"We're fighting a war against a story" : counter-histories, counter-narratives in Bodega Dreams and The People of Paper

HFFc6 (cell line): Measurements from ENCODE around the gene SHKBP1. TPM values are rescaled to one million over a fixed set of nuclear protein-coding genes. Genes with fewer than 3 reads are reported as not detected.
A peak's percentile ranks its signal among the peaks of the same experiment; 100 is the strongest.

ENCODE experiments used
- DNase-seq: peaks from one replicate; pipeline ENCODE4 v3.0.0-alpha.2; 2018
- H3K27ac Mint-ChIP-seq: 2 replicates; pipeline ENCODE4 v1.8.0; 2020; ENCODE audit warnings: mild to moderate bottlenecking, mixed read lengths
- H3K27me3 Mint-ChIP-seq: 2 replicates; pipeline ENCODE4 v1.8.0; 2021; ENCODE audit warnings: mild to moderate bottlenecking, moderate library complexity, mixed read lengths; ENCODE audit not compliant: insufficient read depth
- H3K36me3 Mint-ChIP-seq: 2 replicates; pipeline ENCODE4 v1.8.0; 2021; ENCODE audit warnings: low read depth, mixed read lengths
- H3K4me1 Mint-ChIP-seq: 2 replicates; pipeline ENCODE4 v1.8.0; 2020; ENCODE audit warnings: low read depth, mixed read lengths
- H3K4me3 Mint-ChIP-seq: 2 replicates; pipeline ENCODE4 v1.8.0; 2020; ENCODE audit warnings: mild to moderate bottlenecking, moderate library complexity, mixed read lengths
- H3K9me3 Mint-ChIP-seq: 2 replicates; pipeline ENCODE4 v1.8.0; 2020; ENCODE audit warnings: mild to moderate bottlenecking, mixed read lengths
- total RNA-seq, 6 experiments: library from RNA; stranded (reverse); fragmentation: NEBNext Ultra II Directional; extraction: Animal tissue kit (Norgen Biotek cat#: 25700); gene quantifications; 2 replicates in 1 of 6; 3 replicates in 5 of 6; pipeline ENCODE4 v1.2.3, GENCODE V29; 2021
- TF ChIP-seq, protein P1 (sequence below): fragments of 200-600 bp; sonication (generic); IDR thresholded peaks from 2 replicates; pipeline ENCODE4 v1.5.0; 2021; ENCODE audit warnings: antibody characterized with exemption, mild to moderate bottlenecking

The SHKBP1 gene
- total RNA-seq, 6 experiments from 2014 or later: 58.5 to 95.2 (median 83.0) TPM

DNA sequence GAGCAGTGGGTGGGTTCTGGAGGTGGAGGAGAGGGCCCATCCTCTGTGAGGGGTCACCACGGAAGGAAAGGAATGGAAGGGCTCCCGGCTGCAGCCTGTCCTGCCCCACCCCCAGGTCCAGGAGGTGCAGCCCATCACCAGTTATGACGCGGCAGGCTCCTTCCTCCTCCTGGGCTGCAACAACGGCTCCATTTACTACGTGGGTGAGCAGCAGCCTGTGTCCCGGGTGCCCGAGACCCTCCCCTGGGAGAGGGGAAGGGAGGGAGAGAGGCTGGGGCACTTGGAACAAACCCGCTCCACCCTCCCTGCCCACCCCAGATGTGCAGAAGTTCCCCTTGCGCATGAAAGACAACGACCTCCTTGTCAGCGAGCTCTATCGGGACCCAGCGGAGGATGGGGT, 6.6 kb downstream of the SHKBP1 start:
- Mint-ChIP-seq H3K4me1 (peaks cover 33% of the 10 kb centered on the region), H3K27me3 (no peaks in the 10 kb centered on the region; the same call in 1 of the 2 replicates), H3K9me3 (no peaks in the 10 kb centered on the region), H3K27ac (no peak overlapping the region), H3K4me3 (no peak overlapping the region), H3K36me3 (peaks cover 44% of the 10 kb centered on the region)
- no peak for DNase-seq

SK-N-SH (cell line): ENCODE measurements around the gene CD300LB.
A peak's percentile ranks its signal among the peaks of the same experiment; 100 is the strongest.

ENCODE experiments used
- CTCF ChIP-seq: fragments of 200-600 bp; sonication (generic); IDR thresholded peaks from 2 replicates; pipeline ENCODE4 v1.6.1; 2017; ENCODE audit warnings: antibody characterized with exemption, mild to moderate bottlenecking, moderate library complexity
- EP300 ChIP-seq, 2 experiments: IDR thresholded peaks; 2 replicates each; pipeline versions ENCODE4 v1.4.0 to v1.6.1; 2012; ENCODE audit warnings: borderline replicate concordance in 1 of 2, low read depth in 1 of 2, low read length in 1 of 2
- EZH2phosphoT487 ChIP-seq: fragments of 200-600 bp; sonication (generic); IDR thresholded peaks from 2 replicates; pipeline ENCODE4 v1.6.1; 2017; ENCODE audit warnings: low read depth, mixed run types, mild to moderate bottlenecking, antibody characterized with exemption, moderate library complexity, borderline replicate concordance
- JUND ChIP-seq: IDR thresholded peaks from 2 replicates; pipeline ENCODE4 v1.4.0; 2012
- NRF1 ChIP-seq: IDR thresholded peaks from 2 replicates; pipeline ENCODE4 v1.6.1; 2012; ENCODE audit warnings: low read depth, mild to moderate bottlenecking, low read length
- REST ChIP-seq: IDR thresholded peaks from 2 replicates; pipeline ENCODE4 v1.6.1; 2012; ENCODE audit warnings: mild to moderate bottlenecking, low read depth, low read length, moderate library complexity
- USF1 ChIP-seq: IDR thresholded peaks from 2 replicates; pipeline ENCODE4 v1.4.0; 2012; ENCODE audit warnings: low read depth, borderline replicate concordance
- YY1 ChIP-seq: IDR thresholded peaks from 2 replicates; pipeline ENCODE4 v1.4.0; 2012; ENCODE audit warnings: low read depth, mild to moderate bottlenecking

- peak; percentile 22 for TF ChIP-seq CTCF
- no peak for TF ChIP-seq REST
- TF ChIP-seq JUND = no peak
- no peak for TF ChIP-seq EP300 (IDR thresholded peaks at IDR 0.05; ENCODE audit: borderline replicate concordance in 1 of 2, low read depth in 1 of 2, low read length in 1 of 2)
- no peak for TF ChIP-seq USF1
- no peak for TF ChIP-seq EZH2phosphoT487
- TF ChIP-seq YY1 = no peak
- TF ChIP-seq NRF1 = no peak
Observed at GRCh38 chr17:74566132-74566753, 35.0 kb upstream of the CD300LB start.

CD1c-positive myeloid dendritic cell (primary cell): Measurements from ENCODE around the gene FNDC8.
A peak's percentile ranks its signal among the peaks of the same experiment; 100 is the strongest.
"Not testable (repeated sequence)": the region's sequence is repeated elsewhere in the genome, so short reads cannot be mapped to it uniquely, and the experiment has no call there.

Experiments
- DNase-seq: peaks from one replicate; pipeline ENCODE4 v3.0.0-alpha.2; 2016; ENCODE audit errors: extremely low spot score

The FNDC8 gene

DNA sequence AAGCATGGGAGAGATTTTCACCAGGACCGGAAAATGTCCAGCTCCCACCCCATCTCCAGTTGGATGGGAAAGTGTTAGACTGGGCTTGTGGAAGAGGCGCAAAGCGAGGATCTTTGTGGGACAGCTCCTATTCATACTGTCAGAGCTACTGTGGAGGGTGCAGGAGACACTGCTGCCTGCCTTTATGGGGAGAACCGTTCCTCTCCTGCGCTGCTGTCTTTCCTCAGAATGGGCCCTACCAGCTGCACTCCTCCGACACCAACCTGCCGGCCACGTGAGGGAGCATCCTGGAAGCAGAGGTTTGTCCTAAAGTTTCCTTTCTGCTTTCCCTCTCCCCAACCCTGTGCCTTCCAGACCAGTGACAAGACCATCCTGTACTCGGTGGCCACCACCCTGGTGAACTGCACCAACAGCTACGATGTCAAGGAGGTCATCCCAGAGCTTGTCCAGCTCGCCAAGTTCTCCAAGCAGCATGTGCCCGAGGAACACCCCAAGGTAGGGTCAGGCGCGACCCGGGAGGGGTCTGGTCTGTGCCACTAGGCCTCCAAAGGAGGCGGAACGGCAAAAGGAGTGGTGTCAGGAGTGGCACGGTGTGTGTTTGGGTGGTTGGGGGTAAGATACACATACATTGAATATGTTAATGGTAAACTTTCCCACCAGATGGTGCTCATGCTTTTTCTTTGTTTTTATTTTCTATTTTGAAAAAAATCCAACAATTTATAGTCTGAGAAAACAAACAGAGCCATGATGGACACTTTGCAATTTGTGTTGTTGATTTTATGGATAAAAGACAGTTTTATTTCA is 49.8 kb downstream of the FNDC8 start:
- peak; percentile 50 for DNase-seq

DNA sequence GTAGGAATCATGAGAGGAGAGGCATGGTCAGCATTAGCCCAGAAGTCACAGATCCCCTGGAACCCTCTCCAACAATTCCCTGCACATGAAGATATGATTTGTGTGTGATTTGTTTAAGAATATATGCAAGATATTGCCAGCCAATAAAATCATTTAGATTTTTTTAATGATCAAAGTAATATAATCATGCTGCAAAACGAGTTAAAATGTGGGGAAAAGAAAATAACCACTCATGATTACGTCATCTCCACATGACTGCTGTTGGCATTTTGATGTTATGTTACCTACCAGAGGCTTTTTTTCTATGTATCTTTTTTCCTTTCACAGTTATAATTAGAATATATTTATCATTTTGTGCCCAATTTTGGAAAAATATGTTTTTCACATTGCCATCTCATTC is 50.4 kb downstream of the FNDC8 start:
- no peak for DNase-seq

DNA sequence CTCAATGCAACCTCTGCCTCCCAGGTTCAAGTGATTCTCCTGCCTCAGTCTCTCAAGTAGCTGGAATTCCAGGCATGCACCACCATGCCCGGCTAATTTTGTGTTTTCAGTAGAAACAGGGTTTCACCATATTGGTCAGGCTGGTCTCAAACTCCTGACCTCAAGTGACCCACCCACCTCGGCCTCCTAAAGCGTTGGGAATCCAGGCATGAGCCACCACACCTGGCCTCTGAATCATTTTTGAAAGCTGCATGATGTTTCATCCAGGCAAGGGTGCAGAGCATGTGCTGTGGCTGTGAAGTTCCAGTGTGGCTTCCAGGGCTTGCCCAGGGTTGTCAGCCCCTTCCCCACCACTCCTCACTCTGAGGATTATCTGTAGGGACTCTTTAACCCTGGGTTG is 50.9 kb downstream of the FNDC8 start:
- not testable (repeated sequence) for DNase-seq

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Despite a long history of Latina/os in the United States, in many cases Latina/os are still considered foreigners who exist outside of American culture. For Latina/o writers this is especially difficult, as Latina/o literature is often painted as a one-dimensional genre, filled only with stark realist narratives of social justice that do not belong to an American literary canon. For Ramón Saldívar, a generation of “postrace” writers and aesthetics has emerged, marking a new Latina/o literary movement that can address this issue. Thus, through an examination of two novels by Latino authors, Ernesto Quiñonez’s Bodega Dreams (2000) and Salvador Plascencia’s The People of Paper (2005), I compare how each work pushes back against both Latina/o and Anglo-American literary norms and categories. In distinct ways, each novel establishes a conventional U.S. Latina/o historical narrative and then transforms or transculturates it by appropriating canonical texts of American literature. By the end, these appropriations produce a counter-narrative which questions and subverts this traditional history of the Latina/o experience and resists imperialist definitions and representations. By questioning a one-dimensional and static Latina/o historical narrative and by recognizing current innovations in the field, Latina/o literature as a whole can overcome barriers to legitimacy and assert that Latina/os have formed and are forming a literary legacy of their own in the United States. Furthermore, we can demonstrate how multiple literatures can exist and retain legitimacy under one “nation,” clutching to the hope that we can achieve this for the Latina/o community as well.